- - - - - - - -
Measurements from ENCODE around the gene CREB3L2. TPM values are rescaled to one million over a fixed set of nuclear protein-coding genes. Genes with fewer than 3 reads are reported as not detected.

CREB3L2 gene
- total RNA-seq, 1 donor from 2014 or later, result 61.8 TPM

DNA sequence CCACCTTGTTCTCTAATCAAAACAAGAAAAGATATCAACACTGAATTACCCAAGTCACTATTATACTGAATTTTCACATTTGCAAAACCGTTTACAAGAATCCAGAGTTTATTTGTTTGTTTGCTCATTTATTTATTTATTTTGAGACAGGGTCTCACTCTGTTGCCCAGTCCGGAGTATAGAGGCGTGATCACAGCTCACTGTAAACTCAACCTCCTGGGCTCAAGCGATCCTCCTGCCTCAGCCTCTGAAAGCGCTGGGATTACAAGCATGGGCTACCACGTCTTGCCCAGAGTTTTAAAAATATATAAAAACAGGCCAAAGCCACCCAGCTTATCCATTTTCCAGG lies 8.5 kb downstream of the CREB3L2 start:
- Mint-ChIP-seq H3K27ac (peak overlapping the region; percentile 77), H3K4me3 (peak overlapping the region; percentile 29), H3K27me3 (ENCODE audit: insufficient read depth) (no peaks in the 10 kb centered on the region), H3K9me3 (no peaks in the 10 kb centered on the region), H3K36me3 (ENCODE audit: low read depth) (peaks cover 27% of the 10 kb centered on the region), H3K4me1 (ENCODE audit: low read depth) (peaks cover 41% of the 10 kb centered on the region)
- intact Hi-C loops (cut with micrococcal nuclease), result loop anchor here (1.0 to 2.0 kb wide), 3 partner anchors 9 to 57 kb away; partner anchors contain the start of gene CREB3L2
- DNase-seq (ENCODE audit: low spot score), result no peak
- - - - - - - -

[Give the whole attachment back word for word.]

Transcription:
Measurements from ENCODE around the gene CREB3L2. TPM values are rescaled to one million over a fixed set of nuclear protein-coding genes. Genes with fewer than 3 reads are reported as not detected.

CREB3L2 gene
- total RNA-seq, 1 donor from 2014 or later, result 61.8 TPM

DNA sequence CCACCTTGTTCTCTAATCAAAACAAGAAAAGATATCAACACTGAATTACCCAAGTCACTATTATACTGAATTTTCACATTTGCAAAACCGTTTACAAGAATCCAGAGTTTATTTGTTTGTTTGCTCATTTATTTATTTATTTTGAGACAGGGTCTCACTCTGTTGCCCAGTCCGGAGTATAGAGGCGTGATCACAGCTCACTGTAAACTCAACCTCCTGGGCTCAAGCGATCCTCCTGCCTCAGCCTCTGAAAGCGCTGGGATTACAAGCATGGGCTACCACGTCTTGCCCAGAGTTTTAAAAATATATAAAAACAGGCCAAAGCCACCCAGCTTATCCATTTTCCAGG lies 8.5 kb downstream of the CREB3L2 start:
- Mint-ChIP-seq H3K27ac (peak overlapping the region; percentile 77), H3K4me3 (peak overlapping the region; percentile 29), H3K27me3 (ENCODE audit: insufficient read depth) (no peaks in the 10 kb centered on the region), H3K9me3 (no peaks in the 10 kb centered on the region), H3K36me3 (ENCODE audit: low read depth) (peaks cover 27% of the 10 kb centered on the region), H3K4me1 (ENCODE audit: low read depth) (peaks cover 41% of the 10 kb centered on the region)
- intact Hi-C loops (cut with micrococcal nuclease), result loop anchor here (1.0 to 2.0 kb wide), 3 partner anchors 9 to 57 kb away; partner anchors contain the start of gene CREB3L2
- DNase-seq (ENCODE audit: low spot score), result no peak